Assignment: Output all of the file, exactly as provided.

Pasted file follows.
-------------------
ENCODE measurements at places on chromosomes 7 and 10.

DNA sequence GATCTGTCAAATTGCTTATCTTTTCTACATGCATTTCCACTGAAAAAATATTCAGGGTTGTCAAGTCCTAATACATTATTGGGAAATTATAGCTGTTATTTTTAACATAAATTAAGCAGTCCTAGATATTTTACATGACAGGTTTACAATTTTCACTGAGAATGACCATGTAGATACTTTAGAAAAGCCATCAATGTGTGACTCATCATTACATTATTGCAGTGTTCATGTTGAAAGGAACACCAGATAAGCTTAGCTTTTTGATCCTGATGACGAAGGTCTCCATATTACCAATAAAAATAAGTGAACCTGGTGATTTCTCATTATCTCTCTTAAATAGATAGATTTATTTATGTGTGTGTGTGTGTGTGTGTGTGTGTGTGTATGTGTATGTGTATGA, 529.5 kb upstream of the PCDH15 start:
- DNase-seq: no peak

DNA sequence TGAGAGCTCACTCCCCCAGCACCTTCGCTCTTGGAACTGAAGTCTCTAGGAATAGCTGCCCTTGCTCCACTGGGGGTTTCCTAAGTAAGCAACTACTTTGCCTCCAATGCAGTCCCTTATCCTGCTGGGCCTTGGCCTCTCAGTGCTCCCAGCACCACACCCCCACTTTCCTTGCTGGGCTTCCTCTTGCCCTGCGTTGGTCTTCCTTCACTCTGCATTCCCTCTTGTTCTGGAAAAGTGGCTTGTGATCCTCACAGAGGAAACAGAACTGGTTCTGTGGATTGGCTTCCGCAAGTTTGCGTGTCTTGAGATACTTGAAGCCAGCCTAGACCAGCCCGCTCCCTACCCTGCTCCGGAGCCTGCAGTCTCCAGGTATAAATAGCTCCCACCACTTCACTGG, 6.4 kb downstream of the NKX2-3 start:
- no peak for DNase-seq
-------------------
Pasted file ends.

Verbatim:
ENCODE measurements at places on chromosomes 7 and 10.

DNA sequence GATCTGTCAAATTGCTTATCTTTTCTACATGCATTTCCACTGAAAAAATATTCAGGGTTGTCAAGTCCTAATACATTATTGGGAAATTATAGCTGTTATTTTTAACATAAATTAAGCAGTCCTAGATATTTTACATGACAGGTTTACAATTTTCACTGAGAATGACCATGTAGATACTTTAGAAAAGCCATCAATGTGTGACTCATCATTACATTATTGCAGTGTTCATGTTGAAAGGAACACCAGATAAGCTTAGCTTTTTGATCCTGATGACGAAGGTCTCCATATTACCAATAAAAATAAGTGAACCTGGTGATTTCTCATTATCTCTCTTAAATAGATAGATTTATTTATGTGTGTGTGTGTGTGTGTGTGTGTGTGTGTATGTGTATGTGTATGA, 529.5 kb upstream of the PCDH15 start:
- DNase-seq: no peak

DNA sequence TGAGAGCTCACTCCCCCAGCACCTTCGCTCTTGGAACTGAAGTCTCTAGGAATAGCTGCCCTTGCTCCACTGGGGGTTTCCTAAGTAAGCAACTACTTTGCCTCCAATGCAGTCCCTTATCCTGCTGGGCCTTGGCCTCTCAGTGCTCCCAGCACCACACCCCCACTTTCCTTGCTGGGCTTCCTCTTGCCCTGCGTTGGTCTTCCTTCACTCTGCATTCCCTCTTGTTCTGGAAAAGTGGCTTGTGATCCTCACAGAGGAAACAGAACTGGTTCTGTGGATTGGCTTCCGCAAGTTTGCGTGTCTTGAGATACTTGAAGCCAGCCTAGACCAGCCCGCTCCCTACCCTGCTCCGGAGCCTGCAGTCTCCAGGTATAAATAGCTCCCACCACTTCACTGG, 6.4 kb downstream of the NKX2-3 start:
- no peak for DNase-seq